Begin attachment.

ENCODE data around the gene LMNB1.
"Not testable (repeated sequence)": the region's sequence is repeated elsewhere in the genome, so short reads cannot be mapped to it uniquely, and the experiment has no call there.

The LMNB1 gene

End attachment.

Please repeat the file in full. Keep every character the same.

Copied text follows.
ENCODE data around the gene LMNB1.
"Not testable (repeated sequence)": the region's sequence is repeated elsewhere in the genome, so short reads cannot be mapped to it uniquely, and the experiment has no call there.

The LMNB1 gene